Background and methods: In 1987 we began a multicenter controlled clinical trial of deprenyl (a monoamine oxidase inhibitor) and tocopherol (a component of vitamin E that traps free radicals) in the treatment of early Parkinson's disease. We randomly assigned 800 patients to one of four treatments: placebo, active tocopherol and deprenyl placebo, active deprenyl and tocopherol placebo, or both active drugs. The primary end point was the onset of disability prompting the clinical decision to begin administering levodopa. An interim analysis showed that deprenyl was beneficial (N Engl J Med 1989;321:1364-71). We report the results of tocopherol treatment after a mean (+/- SD) follow-up of 14 +/- 6 months, as well as the follow-up results for deprenyl.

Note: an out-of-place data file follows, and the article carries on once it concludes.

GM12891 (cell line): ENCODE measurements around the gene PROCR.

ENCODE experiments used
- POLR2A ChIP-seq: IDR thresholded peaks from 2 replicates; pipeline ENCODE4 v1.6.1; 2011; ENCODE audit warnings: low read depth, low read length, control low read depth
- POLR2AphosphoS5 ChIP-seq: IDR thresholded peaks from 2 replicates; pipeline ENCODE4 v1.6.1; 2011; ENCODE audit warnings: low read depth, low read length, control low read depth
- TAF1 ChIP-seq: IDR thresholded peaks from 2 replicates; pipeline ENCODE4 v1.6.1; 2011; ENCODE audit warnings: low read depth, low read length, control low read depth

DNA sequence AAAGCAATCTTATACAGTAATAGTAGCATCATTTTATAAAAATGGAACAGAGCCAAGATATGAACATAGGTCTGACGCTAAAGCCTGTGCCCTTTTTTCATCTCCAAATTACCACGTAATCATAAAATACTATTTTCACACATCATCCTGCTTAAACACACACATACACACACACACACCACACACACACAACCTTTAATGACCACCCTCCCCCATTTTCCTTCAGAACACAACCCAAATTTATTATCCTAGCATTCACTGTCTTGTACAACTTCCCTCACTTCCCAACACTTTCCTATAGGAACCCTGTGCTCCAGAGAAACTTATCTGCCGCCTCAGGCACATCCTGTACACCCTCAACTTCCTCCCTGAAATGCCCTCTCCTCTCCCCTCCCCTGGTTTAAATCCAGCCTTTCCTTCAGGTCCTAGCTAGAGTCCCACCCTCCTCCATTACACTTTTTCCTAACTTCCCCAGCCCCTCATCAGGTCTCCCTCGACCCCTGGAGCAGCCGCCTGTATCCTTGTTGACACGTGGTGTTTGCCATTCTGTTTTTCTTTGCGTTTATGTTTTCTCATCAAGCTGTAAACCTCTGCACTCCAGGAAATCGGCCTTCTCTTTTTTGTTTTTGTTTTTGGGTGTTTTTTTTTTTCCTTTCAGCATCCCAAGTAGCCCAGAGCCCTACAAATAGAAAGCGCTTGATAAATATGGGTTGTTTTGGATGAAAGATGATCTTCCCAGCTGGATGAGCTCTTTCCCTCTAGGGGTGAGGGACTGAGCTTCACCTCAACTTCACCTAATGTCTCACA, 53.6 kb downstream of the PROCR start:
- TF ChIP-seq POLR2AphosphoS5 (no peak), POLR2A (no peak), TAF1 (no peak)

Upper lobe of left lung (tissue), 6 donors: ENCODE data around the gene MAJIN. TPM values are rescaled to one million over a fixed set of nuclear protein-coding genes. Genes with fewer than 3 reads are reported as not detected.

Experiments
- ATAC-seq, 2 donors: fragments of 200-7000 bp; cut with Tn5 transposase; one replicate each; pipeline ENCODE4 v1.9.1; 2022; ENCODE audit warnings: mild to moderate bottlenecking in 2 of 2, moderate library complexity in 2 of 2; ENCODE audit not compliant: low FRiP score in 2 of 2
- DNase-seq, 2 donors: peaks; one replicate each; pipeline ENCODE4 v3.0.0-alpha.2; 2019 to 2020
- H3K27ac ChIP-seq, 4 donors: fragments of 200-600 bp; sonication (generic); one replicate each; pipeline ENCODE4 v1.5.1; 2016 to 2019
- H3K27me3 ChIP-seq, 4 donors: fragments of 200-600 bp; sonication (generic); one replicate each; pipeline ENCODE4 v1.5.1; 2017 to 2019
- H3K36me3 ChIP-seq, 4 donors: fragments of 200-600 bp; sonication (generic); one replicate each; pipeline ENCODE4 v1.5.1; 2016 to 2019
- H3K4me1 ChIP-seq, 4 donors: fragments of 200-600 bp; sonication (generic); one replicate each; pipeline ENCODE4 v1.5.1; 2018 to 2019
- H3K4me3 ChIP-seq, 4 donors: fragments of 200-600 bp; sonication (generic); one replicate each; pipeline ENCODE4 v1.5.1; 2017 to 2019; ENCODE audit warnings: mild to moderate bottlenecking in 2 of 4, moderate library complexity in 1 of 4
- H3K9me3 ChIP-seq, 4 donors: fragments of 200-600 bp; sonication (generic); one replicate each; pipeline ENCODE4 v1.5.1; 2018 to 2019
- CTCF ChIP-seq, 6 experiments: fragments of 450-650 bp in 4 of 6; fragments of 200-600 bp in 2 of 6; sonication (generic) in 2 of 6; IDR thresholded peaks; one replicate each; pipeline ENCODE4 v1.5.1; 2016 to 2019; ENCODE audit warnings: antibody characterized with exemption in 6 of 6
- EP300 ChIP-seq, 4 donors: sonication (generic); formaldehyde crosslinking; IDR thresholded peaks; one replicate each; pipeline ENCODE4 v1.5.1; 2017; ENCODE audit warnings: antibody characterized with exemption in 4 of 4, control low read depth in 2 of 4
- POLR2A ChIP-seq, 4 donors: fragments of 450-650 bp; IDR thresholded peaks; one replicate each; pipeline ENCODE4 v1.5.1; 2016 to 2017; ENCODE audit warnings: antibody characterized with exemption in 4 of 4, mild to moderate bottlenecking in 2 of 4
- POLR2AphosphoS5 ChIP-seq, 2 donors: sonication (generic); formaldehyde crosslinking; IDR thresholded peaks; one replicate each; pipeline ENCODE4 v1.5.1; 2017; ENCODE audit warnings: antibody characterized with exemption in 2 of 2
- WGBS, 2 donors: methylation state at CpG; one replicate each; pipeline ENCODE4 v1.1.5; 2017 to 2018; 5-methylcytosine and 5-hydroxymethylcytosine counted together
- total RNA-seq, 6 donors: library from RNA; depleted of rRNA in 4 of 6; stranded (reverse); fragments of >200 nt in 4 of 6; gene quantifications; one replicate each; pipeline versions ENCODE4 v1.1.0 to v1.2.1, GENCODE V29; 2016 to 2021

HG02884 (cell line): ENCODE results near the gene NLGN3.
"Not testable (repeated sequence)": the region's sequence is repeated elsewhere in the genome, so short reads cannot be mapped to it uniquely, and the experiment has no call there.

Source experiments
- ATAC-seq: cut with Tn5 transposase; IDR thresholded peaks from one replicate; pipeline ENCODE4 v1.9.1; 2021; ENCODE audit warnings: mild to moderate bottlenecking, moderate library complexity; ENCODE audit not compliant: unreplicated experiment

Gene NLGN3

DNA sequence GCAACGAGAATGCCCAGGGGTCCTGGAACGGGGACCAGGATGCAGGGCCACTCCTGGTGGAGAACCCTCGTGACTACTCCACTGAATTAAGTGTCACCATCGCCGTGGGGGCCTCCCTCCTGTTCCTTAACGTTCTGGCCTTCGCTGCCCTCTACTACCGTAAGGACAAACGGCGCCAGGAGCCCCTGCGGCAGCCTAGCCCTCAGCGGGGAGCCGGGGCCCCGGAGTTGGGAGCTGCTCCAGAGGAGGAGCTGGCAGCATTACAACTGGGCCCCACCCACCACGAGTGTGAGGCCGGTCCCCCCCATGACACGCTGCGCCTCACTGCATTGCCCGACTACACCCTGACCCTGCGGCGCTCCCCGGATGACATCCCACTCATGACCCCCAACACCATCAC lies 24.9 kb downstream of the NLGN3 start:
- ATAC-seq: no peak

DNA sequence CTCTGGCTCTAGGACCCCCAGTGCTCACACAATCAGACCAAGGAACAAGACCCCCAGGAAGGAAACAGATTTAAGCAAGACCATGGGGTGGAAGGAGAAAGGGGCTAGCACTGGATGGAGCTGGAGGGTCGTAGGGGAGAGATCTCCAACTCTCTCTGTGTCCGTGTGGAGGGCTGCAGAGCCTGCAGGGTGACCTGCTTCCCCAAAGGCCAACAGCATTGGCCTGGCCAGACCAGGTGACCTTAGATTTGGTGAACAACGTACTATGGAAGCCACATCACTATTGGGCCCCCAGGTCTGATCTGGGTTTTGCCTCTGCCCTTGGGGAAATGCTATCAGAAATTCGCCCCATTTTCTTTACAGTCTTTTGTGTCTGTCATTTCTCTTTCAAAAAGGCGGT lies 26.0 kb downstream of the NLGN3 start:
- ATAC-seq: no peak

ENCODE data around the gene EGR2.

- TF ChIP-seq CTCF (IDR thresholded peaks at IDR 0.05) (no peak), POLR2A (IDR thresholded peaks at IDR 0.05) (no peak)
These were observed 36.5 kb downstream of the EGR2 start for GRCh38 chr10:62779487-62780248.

Results: There was no beneficial effect of tocopherol or any interaction between tocopherol and deprenyl. The beneficial effects of deprenyl, which occurred largely during the first 12 months of treatment, remained strong and significantly delayed the onset of disability requiring levodopa therapy (hazard ratio, 0.50; 95 percent confidence interval, 0.41 to 0.62; P < 0.001). The difference in the estimated median time to the end point was about nine months. The ratings for Parkinson's disease improved during the first three months of deprenyl treatment; the motor performance of deprenyl-treated patients worsened after the treatments were withdrawn.
Conclusions: Deprenyl (10 mg per day) but not tocopherol (2000 IU per day) delays the onset of disability associated with early, otherwise untreated Parkinson's disease. The action of deprenyl that accounts for its beneficial effects remains unclear.